Up holding agreements

When we believe that the needs of others are equal to our needs, we create a foundation for mutual respect. We enter into mature relationships. It’s easier to make compromises and negotiate agreements.

It doesn’t mean that we won’t experience a sense of loss in negotiating agreements – a loss of options and opportunities. It might feel difficult. Who likes experiencing loss?

It doesn’t mean that we won’t also experience confusion.  Do we always know what we need in relationships with others?

But we will avoid the trap of ignoring our needs or self-sacrificing them in our yearning for connection. We will avoid the temptation to disregard other’s needs in our impulse toward selfishness.

Being in mature relationships isn’t about unconditional -or selfless– love. It’s about transactional love, a give-and-take relationship based on reciprocity where your needs matter as much as mine.

In our romantic relationships and even professional ones, we tend to mix up the two kinds of love. I certainly caught myself many times in my early career expecting my team mates to love me unconditionally, no matter what I was doing… I was mixed up and a pain in the neck!

Or perhaps was I unconsciously avoiding the confronting but necessary work to make compromises and negotiate agreements?  Ultimately to build healthy relationships, there’s no other way around it.

Reflections: How do you relate to your needs? To other’s needs? How do you relate to making compromises and negotiating agreements in your relationships?

 

Up holding agreements

3 Responses

  1. Another very thought provoking article, Carole! Many women are taught to have no needs or to go for their wants out of fear that their needs cannot be met. A need is something without which you do not function well, like 8-hours of sleep, intimacy, touch, alone time, time with special friends, etc. It’s all too easy, especially for women, to put others’ needs in front of our own – the more so when our mothers and grandmothers modeled this behavior. Many of our needs we can fulfill ourselves but some need the cooperation of others. Learning how to ask for what we need is an art but can be learned. Learning it has changed my life for the better because until our needs are met on a consistent basis, we will always be resentful of others.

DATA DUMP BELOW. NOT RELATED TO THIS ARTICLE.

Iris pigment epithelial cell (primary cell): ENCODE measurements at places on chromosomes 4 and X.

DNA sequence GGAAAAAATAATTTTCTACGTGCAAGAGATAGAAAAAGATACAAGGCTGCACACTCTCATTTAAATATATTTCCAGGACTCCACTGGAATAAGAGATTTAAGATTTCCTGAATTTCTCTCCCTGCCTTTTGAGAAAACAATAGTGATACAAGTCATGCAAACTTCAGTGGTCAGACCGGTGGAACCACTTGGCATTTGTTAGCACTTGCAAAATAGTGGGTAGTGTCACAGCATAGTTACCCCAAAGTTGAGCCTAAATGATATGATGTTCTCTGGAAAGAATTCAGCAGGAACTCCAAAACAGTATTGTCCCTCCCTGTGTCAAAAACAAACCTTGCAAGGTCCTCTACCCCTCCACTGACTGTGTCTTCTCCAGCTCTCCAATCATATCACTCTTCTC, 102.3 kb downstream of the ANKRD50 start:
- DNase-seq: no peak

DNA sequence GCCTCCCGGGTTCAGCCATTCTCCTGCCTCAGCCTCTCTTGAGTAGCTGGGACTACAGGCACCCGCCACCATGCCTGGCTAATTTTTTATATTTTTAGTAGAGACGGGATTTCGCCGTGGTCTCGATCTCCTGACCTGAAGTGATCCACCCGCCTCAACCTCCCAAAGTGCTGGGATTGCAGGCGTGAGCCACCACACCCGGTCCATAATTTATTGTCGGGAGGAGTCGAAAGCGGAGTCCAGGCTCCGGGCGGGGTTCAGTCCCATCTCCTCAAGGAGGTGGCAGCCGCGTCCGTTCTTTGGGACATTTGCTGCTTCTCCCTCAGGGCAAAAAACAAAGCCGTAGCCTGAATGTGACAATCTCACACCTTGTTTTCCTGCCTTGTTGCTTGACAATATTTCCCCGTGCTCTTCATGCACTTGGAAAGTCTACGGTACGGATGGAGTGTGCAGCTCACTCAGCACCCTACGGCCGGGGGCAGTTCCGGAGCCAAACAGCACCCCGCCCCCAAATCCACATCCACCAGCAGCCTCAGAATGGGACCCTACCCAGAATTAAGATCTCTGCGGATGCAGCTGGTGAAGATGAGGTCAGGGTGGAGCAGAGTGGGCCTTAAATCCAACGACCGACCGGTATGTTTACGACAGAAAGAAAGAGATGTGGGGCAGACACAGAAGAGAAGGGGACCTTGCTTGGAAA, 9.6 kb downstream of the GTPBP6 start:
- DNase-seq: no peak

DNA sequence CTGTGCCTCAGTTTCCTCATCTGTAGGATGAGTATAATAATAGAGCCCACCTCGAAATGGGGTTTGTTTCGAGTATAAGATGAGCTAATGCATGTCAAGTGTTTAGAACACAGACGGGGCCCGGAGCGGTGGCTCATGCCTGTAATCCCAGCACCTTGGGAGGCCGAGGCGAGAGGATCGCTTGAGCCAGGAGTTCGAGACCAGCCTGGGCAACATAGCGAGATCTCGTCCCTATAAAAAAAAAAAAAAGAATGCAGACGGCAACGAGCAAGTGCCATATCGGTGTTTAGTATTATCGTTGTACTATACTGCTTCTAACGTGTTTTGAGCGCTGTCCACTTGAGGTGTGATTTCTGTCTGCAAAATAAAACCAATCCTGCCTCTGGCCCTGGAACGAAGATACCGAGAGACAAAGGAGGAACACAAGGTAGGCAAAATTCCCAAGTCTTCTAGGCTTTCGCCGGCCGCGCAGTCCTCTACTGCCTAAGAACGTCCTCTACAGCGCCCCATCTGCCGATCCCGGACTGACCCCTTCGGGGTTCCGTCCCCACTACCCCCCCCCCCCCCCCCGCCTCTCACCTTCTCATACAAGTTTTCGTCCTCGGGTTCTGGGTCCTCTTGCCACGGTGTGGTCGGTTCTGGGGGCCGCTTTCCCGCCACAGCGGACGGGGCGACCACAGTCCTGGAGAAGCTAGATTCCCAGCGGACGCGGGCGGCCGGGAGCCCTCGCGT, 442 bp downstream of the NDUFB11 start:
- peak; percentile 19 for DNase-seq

Aimee Lyndon-Adams April 19, 2017 at 5:28 pm #
    • Thank you Aimée for your rich comment about the difficulty of expressing needs, especially for women. Learning how to identify and express needs is so important. That’s why we love so much non-violent communication, isn’t it?

      Carole Lévy April 19, 2017 at 7:11 pm #
  2. My critical Mom might have something when she scolds me of being selfish. Needless to say, I don’t relate to her that well. I’m all for pointing out weaknesses AND strenghts, but I’m not that good at doing it myself.

    The worst thing, to me, is when people misinterpret what you say. My mom doesn’t just misinterpret, she TWIST what I say, to an extend that I really don’t know if I should communicate with her at all. And that is sad, because I do love her.

    Still trying to connect,

    Riia

    Riia April 20, 2017 at 3:01 pm #

Leave a Reply